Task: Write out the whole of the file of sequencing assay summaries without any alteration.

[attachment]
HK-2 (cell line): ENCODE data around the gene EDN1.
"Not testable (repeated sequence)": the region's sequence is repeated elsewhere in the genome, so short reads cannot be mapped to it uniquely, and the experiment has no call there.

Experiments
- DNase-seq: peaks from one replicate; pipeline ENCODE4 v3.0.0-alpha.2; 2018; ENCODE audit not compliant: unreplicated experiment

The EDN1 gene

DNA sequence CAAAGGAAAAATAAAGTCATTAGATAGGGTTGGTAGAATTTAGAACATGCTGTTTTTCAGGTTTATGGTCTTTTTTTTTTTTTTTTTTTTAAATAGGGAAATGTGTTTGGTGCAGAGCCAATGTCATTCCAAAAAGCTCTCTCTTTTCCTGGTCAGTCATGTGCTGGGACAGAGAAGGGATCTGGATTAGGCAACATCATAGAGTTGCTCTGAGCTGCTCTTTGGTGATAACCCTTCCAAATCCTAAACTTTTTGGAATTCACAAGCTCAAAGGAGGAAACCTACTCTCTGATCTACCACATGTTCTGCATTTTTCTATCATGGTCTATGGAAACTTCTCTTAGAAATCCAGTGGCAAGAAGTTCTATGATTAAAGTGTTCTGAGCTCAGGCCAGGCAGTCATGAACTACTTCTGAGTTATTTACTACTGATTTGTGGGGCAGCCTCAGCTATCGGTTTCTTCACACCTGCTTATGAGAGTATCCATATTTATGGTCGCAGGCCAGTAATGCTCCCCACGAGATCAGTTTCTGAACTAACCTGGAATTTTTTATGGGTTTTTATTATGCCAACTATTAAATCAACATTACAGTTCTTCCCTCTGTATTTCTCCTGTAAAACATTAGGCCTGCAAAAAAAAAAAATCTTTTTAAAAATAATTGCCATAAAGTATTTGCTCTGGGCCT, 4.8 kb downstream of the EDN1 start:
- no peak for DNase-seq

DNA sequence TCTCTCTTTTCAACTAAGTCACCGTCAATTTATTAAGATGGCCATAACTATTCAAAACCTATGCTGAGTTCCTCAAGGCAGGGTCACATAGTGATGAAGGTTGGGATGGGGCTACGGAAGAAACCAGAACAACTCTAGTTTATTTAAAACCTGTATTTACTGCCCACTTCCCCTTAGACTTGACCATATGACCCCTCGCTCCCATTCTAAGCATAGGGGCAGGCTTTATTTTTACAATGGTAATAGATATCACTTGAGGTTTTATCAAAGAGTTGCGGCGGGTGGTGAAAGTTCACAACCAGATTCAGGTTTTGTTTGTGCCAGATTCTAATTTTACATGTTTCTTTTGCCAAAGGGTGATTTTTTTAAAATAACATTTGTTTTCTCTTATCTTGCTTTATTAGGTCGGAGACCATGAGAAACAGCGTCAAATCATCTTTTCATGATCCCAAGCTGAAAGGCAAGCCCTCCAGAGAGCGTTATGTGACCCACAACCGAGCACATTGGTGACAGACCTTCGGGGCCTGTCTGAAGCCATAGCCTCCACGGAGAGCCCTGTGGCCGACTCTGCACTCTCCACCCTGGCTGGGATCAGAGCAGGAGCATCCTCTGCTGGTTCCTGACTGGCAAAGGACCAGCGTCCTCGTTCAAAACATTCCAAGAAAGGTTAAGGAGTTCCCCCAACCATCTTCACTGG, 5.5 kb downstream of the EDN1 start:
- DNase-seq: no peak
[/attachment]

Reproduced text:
HK-2 (cell line): ENCODE data around the gene EDN1.
"Not testable (repeated sequence)": the region's sequence is repeated elsewhere in the genome, so short reads cannot be mapped to it uniquely, and the experiment has no call there.

Experiments
- DNase-seq: peaks from one replicate; pipeline ENCODE4 v3.0.0-alpha.2; 2018; ENCODE audit not compliant: unreplicated experiment

The EDN1 gene

DNA sequence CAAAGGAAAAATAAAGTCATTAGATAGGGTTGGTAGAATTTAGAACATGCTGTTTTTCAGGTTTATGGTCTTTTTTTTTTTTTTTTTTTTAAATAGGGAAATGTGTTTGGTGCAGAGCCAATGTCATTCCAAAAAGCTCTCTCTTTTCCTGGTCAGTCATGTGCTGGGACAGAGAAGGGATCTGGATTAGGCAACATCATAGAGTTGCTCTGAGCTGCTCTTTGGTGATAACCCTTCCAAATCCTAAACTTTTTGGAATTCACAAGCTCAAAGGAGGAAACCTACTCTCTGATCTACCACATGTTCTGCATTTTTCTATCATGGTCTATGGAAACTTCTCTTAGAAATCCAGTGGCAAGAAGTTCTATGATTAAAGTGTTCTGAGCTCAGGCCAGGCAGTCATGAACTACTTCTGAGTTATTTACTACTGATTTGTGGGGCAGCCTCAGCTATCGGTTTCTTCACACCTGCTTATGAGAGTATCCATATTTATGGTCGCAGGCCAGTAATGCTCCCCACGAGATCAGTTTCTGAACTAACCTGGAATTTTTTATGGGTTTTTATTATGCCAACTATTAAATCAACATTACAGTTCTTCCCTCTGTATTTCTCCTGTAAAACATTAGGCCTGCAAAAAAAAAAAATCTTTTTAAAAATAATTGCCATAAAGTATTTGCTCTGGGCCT, 4.8 kb downstream of the EDN1 start:
- no peak for DNase-seq

DNA sequence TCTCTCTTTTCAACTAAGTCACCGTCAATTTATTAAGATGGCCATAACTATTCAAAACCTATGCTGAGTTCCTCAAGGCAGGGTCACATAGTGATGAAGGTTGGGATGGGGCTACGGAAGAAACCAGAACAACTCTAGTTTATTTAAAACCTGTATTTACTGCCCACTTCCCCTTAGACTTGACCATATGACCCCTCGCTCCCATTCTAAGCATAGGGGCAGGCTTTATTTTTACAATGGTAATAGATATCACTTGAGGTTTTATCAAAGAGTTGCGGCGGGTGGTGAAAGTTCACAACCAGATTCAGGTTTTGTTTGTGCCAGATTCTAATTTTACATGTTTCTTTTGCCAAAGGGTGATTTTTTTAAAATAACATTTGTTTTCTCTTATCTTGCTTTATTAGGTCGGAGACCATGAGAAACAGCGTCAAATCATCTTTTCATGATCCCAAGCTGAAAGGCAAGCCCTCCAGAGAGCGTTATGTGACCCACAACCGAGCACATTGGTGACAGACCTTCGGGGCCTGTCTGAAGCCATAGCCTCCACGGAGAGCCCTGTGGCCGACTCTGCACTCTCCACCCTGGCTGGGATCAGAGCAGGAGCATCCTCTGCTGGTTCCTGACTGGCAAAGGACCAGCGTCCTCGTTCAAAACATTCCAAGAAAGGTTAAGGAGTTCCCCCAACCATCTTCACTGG, 5.5 kb downstream of the EDN1 start:
- DNase-seq: no peak